“Hey, heads up, guys. Here comes Substance Dualism”
If contemporary philosophy were a high school and theories were students, Substance Dualism would be the kid who has a reputation for bad breath, horrible fashion sense, a shady family history, and for saying gauche and tactless things on a regular basis. The cool kids wouldn’t be caught dead talking to him, and others would avoid him assiduously. If any were unfortunate enough to come in contact with him, they’d dismiss him with a patronizing smile. “See that kid over there? That’s S.D. He’s mostly harmless, but, man, he has some crazy ideas. Everyone knows who he is, but no one pays him much regard.”
In the cafeteria of Philosophy High School, Substance Dualism eats alone.
Substance dualism, for those who aren’t familiar, is the view that humans are composed of two distinct substances—an immaterial mind (or soul) and a physical body. This view, or something like it, is the “common sense” belief held by the vast majority of people, both throughout history and across the world today. But, as anyone who’s taken an introductory course in the philosophy of mind knows, substance dualism is, as Jaegwon Kim puts it, “not a live option” for most contemporary philosophers. The majority view is materialism, alternatively known as physicalism, which holds that humans are composed solely of matter, and that the mind is either strictly physical or strictly supervenient (dependent) on the physical brain. We are, in the words of Marvin Minsky, “computers made of meat.”
Thankfully, philosophy is not a high school, and theories are not judged by popularity contests…or, at least, they shouldn’t be. Substance dualism’s unpopularity is irrelevant to whether it is true or false. Our concern should be with the reasons to accept or reject it, and we should do our best to eschew argumentum ad (un)populam.
So, what are the reasons that most contemporary philosophers reject substance dualism in favour of materialism? Surely there are very strong reasons against it (beyond its horrible fashion sense)?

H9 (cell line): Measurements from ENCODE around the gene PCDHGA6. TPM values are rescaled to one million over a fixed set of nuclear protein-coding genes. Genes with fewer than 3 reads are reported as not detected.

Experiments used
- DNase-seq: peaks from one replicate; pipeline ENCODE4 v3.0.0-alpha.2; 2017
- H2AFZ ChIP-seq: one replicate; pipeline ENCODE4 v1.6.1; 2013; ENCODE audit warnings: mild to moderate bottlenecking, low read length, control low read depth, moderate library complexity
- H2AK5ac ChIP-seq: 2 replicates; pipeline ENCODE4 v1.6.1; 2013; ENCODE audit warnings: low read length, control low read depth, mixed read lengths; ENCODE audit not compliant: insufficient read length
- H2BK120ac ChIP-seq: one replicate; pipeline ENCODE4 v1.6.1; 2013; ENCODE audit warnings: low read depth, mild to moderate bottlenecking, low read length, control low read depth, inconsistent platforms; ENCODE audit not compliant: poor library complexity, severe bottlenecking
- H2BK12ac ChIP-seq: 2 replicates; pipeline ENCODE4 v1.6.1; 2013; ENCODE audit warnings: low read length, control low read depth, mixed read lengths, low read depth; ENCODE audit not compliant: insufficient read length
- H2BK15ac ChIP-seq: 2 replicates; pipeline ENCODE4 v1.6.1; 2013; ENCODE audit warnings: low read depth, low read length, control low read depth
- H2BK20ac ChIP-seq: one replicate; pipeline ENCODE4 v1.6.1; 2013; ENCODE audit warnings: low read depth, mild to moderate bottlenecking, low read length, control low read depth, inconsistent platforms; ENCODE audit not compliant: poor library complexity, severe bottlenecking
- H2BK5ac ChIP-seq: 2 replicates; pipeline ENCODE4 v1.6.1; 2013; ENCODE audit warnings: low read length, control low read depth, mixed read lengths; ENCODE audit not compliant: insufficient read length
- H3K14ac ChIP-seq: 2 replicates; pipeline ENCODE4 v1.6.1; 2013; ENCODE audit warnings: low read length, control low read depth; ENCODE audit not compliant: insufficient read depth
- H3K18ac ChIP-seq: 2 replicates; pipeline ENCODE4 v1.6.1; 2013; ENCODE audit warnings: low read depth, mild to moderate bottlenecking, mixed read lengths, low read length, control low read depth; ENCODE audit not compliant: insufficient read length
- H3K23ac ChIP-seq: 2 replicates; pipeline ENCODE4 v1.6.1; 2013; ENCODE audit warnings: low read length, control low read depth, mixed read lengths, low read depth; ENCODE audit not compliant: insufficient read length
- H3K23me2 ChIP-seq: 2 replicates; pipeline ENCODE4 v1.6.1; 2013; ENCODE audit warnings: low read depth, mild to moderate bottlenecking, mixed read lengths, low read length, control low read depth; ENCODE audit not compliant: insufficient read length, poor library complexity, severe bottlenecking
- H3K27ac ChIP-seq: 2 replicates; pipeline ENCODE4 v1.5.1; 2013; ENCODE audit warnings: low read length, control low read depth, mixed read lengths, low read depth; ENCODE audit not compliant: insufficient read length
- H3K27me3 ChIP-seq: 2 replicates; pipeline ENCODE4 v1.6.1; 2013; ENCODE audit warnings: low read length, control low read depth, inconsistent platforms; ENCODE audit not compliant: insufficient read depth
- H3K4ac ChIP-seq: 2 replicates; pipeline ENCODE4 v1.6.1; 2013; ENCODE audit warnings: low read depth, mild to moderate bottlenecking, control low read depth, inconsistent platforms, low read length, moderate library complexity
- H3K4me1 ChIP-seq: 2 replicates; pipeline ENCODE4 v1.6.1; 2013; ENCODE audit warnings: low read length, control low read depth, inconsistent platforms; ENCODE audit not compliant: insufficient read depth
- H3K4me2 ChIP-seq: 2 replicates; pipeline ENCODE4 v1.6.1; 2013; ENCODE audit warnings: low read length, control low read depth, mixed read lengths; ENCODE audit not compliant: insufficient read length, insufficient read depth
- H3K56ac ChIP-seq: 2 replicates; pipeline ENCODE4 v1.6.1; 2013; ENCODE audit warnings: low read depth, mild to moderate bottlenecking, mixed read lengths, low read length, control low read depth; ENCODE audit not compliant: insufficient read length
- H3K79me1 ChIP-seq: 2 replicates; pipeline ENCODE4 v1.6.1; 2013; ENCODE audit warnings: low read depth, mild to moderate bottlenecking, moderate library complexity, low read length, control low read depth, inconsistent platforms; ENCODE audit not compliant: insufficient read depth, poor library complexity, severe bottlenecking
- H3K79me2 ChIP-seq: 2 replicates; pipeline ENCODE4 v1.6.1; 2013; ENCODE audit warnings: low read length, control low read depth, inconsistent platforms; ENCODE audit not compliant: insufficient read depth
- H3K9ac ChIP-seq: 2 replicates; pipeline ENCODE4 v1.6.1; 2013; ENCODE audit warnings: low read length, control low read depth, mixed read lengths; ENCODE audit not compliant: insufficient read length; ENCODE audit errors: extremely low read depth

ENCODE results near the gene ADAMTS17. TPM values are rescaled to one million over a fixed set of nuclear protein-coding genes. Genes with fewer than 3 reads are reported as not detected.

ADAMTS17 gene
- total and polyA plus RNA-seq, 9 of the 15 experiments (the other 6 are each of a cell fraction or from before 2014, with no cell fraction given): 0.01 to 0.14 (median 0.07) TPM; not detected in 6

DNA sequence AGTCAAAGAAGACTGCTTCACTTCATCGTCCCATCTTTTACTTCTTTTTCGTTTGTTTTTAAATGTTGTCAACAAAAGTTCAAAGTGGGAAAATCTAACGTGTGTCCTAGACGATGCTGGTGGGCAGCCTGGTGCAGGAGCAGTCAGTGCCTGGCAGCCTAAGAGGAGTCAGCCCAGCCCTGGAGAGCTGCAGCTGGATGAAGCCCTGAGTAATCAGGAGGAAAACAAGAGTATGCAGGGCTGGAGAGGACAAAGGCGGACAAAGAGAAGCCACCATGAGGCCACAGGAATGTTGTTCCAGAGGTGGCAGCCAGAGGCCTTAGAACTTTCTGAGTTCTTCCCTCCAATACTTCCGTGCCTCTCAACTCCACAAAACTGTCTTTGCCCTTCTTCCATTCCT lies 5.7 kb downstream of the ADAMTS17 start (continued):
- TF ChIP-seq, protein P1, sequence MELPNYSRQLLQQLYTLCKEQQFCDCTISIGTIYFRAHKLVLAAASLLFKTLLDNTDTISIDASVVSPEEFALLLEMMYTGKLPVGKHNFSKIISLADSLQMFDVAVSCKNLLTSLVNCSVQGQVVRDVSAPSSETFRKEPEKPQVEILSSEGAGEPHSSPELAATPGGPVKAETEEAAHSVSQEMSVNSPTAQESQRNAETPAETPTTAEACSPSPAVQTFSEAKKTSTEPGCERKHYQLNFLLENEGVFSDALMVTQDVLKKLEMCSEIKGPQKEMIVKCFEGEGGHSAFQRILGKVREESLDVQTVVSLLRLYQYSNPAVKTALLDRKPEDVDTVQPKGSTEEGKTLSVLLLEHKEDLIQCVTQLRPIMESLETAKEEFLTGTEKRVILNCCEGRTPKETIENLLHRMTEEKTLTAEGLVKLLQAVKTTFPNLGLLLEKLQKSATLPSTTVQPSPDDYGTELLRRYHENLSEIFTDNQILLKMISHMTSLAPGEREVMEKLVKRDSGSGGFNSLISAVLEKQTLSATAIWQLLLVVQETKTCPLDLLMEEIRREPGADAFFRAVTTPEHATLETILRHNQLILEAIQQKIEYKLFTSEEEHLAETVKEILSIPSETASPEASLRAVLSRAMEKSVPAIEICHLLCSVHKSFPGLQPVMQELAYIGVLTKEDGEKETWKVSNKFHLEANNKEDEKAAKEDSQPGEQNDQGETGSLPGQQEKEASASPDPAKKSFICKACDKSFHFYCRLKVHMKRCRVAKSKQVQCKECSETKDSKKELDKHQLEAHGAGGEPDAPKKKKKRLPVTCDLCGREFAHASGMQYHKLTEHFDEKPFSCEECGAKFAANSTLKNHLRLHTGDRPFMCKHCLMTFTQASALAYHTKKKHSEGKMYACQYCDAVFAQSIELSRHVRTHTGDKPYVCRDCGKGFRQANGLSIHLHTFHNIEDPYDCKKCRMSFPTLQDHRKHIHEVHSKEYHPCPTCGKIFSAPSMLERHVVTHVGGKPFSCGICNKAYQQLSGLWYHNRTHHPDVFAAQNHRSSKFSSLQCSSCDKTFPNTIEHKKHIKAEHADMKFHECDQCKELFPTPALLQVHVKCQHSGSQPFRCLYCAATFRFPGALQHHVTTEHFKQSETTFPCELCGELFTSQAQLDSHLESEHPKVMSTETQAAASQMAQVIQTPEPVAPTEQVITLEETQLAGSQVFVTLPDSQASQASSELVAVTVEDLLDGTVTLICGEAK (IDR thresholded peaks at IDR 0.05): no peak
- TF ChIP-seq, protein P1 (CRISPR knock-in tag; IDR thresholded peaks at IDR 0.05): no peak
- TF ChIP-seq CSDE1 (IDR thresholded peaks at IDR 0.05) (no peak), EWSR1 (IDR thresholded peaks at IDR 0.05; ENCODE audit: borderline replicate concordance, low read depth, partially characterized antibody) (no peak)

As I see it, there are three main reasons philosophers reject substance dualism: First, discoveries in neuroscience have ostensibly removed the need to posit an immaterial mind. Brain researchers have established links between what we think, dream, and experience, and the immensely complex whir of processing in our brain. Our mental activity appears to be strictly correlated with neuronal activity.
Second, dualism is a more metaphysically complex theory than materialism. Ockham’s razor dictates that we choose the metaphysically simpler theory (materialism) over the more complex (dualism), provided the simpler theory explains the phenomena in question equally well.
Lastly—and this is the whopper—the interaction between the mind and brain is seemingly inexplicable if the mind is not physical. How does the immaterial mind interact with the physical brain? If the mind has no mass, charge, or extension in space, how can it cause neurons in the brain to fire? And how could neurons in the brain cause changes in the immaterial mind? This last consideration, known as the “interaction problem,” is the most cited reason for rejecting substance dualism.
In a series of three posts, I will evaluate each of these three main objections in turn. I will argue that they are, all things considered, not the decisive reasons to reject substance dualism that so many take them to be—especially in comparison with the problems facing materialism.
So, what do you think? Is this a fair list of the major objections against substance dualism? Are there other objections that I should address?